I recently received to following email from a prospect: “I like your email writing – it’s interesting how many writers write horrible emails!”Look in your inbox and you’ll likely notice a similar trend – email with poor grammar, typos, spelling errors and badly constructed sentences. Your writing style may not matter in a note to your best friend, however it does matter for your business communications.
While it’s true that email is more informal than other communication methods, it’s not okay to be downright sloppy. Have you ever laughed at a typo in an email you received? Do you ever pause and shake your head at errors in an email?
If the answer is yes, then the senders of these messages are doing themselves a disservice. By sending sloppy emails they are distracting you from the heart of their message. Don’t let this happen to you.
Use the following six tips to make your business emails more professional:
Make sure the subject line is accurate and concise.
Most business people receive dozens, if not hundreds of emails each day. Make sure your email gets read by including a subject that tells why your email is important.
For example, if you are working on the budget with a coworker, the subject “budget” may or may not get read right away. However, “Major error in 3rd quarter budget figures” will likely grab his attention and get your email read sooner.
Don’t just hit reply to the previous email. If your subject still says “Major error in 3rd quarter budget figures” but you’re talking about the sales presentation for a major new client, how will your coworker know?
Additionally, many people save emails for future reference. If the subject line doesn’t truly reflect the topic they’ll have trouble finding it in their inbox.
Limit yourself to one topic per email.
Most people skim emails quickly. If you include several topics in your email it is likely that one or more of the topics will be overlooked. It’s better to send separate emails for each topic.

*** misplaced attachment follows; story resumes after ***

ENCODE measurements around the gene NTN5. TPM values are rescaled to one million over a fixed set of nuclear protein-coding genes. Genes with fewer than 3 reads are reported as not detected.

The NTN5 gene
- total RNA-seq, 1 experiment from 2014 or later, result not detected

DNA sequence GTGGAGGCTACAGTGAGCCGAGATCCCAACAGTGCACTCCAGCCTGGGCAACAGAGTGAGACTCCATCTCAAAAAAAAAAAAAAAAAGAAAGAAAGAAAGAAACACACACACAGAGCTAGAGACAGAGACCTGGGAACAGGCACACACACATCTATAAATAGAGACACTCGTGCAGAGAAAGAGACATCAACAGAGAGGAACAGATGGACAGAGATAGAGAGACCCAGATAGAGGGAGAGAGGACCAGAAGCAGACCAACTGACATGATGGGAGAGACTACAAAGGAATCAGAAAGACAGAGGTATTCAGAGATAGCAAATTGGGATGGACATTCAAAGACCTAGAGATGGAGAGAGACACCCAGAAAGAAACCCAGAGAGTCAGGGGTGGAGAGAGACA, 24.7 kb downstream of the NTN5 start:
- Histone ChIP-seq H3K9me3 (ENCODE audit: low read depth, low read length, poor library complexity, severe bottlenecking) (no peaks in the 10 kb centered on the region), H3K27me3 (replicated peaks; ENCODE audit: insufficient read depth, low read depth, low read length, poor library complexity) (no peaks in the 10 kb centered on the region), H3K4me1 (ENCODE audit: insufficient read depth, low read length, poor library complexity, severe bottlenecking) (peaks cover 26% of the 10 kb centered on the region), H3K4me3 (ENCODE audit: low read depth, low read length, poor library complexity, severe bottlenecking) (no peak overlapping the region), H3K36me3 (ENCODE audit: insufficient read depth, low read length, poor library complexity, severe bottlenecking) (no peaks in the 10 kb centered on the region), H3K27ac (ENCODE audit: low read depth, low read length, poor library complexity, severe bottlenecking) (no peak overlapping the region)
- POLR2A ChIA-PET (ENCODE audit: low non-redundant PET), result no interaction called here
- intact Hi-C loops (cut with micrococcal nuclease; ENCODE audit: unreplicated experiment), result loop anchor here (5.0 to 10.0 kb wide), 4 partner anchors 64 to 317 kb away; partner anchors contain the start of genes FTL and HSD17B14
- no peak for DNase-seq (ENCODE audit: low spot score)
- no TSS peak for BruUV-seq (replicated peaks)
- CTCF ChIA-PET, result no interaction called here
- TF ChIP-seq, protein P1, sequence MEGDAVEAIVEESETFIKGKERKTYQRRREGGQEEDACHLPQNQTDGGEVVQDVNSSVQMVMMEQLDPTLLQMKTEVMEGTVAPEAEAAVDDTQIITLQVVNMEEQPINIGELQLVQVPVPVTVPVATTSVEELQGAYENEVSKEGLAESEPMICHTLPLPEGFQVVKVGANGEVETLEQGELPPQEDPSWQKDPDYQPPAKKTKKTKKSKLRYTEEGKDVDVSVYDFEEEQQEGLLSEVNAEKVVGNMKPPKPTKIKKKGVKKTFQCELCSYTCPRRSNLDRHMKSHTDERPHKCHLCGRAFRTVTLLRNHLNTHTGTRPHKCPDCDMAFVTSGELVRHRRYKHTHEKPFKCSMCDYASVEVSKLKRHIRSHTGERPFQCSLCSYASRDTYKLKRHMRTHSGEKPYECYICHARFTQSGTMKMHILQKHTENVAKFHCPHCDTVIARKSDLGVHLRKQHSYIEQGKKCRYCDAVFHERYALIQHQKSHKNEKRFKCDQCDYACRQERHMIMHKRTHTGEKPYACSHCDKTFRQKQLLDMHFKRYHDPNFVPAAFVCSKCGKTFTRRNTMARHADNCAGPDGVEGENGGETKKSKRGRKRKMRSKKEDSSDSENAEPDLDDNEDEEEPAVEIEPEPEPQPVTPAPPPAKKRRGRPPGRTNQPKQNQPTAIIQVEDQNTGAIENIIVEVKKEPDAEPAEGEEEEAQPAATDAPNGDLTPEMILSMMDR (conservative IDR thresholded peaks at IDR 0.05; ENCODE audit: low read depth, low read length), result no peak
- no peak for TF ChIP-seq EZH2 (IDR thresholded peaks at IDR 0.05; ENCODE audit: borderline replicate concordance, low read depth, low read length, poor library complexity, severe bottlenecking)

If you must have more than one topic – for example you are requesting a number of pieces of information – number them and place them in list format. This increases the likelihood that all your questions will be answered.
Use bold and italics.
Today most people use email readers that allow the use of graphics. Strategic use of bolding and italics will ensure the reader sees your key points. Don’t over do it however. Use too much bold and nothing stands out.
Keep paragraphs short.
Long paragraphs are hard to read onscreen. Use shorter paragraphs than you would on paper. If you can, limit paragraphs to 3 to 5 sentences.
Edit, edit, edit!
If either the message or the receiver is important, spend the same amount of time writing and editing your email as you would if you were sending a hard copy on company letterhead.
Ensure you don’t prematurely hit send by writing the first draft in Word. Print it out and read it over. Make any corrections and changes on paper, then make the changes in Word. When you are 100% satisfied with the message, copy and paste it into your email.
Follow these simple tips and your business emails will be a little more polished. Then your message, not your errors, will be what stands out.
Andrea J. Stenberg